The Letters of St Clare


Clare’s four letters to St Agnes of Prague are like an underground stream that flows through our life together with God as her sisters. We can afford to know them by heart and there are many ways of looking at them and experiencing them.

One radiant image in Clare's letters is the mirror. One can gaze at these words as one might gaze at an icon of Christ and discover one’s own reflection in Christ’s love, being transformed into the icon of Christ.

One can discover here the threefold way of prayer that Francis has implied and St Bonaventure will extend. But it is Clare who defines it, she says gaze, consider, contemplate or - in our words: behold, hold and enfold the Lord whose likeness you are called to bear in love.

The great present-day Clare scholar Father Herbert Schneider OFM, a great friend of Ty Mam Duw says that the letters - even by the time scale of their composition - represent the stages of formation in the gospel way of life.

In the first letter Clare writes to encourage and inspire Agnes who has made her choice for Christ, but has not yet entered her monastery. She is making the great exchange of time for eternity

The second letter comes a year later, as to a newly clothed novice who is learning to live in a deep and spousal friendship with Christ running with swift feet on the path of perfect happiness.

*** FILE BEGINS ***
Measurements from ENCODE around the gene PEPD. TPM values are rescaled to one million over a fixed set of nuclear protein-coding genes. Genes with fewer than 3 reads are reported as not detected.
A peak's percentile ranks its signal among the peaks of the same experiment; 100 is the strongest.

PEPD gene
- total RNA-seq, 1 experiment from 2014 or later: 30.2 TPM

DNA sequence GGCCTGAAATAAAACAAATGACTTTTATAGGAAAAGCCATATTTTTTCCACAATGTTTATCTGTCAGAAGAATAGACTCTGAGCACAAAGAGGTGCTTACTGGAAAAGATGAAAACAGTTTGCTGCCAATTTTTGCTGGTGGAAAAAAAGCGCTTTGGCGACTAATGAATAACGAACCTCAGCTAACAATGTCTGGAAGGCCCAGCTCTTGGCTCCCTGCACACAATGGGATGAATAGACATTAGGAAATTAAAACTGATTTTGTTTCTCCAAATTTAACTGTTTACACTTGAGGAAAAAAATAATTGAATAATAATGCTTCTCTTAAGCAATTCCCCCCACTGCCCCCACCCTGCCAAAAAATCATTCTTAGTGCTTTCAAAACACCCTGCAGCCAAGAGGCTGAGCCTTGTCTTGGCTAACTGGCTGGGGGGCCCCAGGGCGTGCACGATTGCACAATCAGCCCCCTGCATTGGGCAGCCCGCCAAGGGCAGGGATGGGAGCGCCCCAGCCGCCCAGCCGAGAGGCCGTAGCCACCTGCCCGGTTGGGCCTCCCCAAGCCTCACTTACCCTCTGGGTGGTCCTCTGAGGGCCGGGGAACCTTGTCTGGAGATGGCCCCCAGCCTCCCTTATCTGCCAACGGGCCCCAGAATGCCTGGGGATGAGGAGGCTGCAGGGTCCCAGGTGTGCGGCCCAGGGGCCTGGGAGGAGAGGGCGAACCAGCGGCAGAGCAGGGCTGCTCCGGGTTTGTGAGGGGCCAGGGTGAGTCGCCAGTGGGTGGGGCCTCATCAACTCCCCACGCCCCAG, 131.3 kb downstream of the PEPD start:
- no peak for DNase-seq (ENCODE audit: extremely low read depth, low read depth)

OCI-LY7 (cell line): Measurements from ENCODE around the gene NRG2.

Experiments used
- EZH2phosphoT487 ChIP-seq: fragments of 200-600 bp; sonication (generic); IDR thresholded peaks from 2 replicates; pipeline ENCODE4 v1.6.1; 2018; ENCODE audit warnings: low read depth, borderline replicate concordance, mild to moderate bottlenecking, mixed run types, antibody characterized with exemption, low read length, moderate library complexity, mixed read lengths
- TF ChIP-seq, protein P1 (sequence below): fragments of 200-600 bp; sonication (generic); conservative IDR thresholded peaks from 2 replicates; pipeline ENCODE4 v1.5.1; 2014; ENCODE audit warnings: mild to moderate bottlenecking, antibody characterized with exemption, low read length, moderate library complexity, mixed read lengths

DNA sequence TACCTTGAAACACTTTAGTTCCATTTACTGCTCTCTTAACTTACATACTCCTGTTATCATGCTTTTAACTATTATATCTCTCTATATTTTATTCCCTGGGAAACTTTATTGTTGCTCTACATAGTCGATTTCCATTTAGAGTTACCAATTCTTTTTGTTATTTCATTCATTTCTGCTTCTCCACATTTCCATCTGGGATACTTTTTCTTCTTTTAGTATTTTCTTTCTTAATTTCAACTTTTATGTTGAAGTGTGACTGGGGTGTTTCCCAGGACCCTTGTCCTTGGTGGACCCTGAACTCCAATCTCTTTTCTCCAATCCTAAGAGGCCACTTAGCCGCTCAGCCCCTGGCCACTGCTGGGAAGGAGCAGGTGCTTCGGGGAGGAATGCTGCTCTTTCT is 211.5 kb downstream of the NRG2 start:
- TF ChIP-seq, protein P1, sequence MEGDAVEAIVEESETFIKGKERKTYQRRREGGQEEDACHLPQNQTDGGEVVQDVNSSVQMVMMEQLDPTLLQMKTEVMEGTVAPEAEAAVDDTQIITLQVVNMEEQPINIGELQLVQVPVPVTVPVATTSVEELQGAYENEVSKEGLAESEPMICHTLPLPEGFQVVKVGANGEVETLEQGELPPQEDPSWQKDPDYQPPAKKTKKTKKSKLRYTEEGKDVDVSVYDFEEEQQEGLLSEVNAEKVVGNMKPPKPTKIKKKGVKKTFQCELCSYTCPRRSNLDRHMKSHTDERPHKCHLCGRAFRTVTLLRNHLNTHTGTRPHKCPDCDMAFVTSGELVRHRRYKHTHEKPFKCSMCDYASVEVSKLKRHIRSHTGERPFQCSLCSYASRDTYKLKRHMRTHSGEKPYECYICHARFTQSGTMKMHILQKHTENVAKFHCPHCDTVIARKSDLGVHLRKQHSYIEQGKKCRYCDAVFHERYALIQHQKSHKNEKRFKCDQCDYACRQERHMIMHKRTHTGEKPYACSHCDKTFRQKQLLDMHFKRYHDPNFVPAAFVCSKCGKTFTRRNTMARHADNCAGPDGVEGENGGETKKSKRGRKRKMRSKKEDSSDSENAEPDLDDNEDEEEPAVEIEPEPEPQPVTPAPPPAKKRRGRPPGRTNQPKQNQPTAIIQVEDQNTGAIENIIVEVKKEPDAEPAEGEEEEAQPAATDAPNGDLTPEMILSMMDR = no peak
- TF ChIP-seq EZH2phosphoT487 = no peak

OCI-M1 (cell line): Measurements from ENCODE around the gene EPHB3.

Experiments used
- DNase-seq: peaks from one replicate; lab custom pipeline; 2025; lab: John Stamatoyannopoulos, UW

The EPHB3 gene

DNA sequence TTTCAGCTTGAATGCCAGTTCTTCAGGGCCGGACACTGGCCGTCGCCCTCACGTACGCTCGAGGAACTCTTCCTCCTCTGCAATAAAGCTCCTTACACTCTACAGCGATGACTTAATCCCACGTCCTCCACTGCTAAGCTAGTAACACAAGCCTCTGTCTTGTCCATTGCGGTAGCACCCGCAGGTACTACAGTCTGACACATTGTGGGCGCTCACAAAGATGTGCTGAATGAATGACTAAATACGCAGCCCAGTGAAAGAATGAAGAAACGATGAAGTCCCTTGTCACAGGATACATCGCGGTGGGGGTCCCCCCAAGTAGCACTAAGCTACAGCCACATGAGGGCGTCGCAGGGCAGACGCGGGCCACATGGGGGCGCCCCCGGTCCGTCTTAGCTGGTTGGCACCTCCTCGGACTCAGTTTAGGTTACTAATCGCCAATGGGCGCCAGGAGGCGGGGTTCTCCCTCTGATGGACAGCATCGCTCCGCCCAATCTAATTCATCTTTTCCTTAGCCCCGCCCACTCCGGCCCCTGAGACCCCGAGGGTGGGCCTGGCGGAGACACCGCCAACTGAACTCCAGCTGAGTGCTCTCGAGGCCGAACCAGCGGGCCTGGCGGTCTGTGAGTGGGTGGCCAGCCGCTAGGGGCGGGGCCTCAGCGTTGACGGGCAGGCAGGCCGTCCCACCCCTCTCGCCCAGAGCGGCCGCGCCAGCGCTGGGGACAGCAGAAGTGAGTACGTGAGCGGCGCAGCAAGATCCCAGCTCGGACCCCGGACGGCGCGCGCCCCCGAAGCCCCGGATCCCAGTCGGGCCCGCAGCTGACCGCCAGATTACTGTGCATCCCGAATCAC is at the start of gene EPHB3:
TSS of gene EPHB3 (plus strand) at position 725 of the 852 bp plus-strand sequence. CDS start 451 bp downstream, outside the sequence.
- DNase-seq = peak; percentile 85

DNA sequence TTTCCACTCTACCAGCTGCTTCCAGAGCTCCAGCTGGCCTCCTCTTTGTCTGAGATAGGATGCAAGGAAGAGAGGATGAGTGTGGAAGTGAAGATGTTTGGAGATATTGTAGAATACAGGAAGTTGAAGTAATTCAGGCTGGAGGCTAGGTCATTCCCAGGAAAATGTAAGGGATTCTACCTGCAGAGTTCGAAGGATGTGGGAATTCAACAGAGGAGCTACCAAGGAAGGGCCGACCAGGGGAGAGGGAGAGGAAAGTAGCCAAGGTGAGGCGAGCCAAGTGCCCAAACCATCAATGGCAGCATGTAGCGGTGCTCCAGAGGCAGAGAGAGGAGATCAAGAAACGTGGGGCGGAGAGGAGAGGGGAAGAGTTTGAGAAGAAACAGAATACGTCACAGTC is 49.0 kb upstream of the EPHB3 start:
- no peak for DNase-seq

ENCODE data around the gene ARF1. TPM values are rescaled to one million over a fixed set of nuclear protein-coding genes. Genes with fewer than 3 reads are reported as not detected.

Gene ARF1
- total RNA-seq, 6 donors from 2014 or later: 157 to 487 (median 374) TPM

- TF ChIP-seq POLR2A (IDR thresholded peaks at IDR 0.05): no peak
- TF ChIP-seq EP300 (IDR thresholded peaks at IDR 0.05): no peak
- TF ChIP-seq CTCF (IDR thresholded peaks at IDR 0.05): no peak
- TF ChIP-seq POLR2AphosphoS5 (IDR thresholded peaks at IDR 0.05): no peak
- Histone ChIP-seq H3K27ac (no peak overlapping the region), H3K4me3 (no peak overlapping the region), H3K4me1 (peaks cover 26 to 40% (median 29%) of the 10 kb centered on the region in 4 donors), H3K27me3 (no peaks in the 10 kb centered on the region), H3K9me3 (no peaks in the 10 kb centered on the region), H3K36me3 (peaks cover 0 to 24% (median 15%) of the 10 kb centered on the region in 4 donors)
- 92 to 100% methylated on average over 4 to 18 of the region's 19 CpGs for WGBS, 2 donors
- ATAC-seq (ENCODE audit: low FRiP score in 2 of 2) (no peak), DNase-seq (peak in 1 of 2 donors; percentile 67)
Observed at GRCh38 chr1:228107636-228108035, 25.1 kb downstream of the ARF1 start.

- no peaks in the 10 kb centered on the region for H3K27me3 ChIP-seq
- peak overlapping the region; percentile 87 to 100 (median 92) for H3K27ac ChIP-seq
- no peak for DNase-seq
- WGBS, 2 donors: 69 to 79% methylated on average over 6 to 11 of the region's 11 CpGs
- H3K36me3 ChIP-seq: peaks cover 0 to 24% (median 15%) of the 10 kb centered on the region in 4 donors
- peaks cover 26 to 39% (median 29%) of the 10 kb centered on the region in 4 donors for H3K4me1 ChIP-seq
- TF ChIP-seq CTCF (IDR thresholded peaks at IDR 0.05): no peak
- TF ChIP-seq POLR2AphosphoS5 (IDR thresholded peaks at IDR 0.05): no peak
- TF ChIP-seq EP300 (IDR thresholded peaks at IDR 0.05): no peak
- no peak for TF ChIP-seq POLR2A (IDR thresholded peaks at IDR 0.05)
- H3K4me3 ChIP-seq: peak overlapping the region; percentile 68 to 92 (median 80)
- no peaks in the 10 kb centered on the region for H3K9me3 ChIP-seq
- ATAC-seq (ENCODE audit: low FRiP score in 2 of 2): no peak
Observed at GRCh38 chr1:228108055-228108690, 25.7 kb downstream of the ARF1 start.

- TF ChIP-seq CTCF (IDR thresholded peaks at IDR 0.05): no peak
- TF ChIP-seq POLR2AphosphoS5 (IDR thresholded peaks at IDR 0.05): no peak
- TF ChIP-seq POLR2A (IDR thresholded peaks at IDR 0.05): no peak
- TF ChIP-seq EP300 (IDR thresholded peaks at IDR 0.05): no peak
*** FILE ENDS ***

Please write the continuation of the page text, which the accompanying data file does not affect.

The final and solemn commitment of profession is the theme of the third letter inviting to surrender and no turning back. It shows the path of life and love that will be lived in struggle and joy, carrying Christ in the soul as Mary carried him in her body.

Twenty years later, Clare writes to Agnes as woman who has put the Lord’s love to the test and is discovering that it is always new and never tires as she in drawn through the images of the Song of Songs to the joys of the Spirit .

The Agnes in question is a Bohemian princess of the house of Premysl who has had to fight her father not to be married to the Emperor and then fight the Pope for the privilege of poverty.

The recipient of the fifth letter is Ermentrude of Bruges who founded monasteries in Flanders and two whom early Franciscan chronicles say Clare wrote two letters. Scholars are reluctant to give any date to this text, but it is known that Ermentrude set out to visit Clare in 1253 - but she arrived in Assisi too late to meet her in the flesh. Perhaps this letter dates from immediately before that journey for it looks up to heaven that leads us on.

The earliest letter given in this section is from Agnes (born Caterina Offreduccio) Clare's blood Sister. St Francis had sent her as Abbess to a Benedictine community that wanted to adopt the Poor Clare way. She is writing to Clare after Francis' death.